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The 5 Coolest Hacks Of 2012
Nothing was sacred -- the nation's airspace, home power meters, videoconferences, and, in an ironic twist, popular cybercrime tools
3. Infiltrating The Smart Meter
All eyes have been on the smart grid, with its state-of-the-art technology and potentially more secure infrastructure than legacy critical infrastructure systems. But like any new technology, it has its flaws security-wise, and in one case, in the infrared "eye" in the smart meter itself.
Researchers at InGuardians this summer finally demonstrated their OptiGuard tool for helping vendors and utilities assess just how the bad guys can or can't get into their networks and systems, after having to put it on hold amid vendor concerns. The Python-based tool basically demonstrates ways the infrared port on a smart meter can be penetrated, looking for vulnerabilities and possible attacks. "There's no third-party software to interact with individual meters [today]. There wasn't a way for utilities to test the implementation of their meters or for vendors to see what others are going to throw at their meters," says Don Weber, the researcher with InGuardians who built the tool.
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Weber and his team found some major vulnerabilities in the devices; the tool is aimed at helping a utility spot those holes, such as being prone to a brute-force password attack on the infrared smart meter. An attacker then could grab configuration data and shut off the device or perform other sabotage. "Once you can talk to the meters, you can program them to do anything you want," Weber says.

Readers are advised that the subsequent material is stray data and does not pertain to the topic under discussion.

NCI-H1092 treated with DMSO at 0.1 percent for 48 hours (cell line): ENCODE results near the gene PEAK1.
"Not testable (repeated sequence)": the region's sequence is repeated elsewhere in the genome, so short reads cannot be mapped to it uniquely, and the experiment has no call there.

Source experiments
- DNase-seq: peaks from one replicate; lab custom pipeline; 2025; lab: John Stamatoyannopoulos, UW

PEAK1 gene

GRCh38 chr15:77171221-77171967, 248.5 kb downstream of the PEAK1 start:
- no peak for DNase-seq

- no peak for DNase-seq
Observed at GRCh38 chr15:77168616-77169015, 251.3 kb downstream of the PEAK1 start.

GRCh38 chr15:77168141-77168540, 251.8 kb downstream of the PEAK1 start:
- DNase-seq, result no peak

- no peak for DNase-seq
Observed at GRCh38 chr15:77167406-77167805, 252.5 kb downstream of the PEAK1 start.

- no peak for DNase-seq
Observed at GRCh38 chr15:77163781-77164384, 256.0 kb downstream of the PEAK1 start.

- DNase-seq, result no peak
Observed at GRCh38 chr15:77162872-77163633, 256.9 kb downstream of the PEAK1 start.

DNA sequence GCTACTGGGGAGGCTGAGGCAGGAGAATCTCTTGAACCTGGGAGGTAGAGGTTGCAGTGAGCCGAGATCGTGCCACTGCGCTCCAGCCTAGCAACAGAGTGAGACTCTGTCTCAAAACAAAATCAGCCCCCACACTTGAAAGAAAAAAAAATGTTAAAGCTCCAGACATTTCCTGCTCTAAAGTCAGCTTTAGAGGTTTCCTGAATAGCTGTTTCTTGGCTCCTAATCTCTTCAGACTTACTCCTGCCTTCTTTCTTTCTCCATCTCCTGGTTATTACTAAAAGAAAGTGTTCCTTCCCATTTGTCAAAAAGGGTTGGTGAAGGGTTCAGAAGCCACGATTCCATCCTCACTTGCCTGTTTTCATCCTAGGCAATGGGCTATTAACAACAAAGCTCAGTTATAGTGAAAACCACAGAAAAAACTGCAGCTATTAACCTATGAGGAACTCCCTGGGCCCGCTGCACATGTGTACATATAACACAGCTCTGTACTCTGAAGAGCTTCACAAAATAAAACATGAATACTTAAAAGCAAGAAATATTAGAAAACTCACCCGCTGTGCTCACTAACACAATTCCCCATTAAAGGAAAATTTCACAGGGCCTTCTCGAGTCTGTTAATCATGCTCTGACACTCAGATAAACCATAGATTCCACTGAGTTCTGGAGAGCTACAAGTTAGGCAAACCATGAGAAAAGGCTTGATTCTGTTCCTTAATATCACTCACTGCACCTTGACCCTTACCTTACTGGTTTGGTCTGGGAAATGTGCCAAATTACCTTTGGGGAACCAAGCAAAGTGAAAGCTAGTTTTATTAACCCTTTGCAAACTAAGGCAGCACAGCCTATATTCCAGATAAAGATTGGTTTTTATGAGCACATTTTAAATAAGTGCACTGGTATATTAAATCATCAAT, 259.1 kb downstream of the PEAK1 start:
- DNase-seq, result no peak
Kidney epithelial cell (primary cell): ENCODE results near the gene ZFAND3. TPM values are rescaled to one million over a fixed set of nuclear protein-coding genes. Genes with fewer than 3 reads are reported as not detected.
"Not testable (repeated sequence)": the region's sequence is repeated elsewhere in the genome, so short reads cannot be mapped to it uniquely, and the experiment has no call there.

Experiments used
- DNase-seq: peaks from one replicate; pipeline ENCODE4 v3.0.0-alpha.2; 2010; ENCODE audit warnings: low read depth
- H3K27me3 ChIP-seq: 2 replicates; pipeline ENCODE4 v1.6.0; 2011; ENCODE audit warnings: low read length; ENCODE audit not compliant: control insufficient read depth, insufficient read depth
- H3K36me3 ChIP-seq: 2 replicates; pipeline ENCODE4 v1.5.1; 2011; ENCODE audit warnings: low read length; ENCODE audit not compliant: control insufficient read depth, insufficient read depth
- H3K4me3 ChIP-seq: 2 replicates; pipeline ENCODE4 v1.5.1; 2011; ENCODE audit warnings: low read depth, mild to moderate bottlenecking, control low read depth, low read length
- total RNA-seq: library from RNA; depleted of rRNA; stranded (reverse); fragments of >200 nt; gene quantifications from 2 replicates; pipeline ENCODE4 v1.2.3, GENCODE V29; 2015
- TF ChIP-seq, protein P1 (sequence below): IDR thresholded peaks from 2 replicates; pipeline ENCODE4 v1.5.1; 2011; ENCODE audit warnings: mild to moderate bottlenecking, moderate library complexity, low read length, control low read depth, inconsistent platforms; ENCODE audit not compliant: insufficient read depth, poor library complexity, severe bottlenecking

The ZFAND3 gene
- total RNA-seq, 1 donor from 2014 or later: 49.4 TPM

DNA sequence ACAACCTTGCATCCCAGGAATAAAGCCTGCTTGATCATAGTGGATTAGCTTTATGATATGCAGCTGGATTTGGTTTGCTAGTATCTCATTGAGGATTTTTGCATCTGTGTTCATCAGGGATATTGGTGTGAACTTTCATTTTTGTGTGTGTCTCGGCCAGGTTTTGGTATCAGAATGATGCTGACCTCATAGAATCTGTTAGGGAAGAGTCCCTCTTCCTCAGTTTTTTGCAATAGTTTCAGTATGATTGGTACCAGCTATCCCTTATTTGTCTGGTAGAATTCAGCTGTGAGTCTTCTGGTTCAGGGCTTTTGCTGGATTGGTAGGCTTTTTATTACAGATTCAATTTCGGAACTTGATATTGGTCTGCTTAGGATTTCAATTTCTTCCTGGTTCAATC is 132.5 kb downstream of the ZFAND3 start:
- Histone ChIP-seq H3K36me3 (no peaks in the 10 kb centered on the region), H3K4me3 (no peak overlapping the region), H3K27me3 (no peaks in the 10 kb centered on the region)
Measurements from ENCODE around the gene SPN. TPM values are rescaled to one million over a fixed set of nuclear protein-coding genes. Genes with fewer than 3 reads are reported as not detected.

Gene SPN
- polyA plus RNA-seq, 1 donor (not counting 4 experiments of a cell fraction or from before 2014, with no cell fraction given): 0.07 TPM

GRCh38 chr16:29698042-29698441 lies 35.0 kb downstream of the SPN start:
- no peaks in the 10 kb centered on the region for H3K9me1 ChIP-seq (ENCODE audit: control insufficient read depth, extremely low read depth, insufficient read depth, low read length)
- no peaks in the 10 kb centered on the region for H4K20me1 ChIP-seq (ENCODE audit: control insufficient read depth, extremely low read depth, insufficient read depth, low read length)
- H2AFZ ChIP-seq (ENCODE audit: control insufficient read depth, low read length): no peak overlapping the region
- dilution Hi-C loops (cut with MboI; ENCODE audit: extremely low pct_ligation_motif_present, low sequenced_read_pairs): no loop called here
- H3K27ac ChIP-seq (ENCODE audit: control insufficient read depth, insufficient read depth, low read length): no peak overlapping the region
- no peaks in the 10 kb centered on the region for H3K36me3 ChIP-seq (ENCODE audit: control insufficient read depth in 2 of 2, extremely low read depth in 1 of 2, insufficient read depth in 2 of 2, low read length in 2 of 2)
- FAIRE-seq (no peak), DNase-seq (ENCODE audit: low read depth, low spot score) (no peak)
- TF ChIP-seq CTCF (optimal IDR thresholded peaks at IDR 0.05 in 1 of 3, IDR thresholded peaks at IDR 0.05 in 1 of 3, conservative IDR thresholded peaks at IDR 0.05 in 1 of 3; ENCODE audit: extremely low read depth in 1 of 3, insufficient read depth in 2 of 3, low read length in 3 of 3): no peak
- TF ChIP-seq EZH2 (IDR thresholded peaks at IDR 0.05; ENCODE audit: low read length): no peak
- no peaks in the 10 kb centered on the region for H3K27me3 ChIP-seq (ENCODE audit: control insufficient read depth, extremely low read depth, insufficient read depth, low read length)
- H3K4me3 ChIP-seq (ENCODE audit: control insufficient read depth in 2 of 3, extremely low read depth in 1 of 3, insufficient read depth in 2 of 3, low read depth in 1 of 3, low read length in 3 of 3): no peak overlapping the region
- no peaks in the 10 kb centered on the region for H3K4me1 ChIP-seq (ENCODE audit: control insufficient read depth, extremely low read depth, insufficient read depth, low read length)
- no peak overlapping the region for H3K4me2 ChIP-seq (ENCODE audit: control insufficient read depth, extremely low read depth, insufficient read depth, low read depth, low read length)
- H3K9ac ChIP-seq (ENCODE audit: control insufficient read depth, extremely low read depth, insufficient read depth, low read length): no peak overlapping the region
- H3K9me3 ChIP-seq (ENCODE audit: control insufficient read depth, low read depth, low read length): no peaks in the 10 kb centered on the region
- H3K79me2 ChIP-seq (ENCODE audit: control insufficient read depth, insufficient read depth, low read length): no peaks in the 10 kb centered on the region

The good news is that for now, these attacks would be on a single meter at a time, not the overall grid. The Python-based tool plugs into a laptop and includes a serial port client that interacts with the optical infrared functionality.
InGuardians wasn't the only firm looking at these issues. Spencer McIntyre, a member of SecureState's Research & Innovation Team, unleashed an open source smart meter hacking tool this summer. The so-called "Termineter" also tests for vulnerabilities via the device's infrared port, uses a Metasploit Framework interface, and is open-source. InGuardians' tool has its own interface, is meant for the smart grid industry, and is not open-source.
SecureState's McIntyre says authentication is a big problem with the meters. "Being able to write and read from a meter while being authenticated as an underprivileged user or to not have to authenticate at all," he says, "that could be used for fraud, which is a large concern for power companies."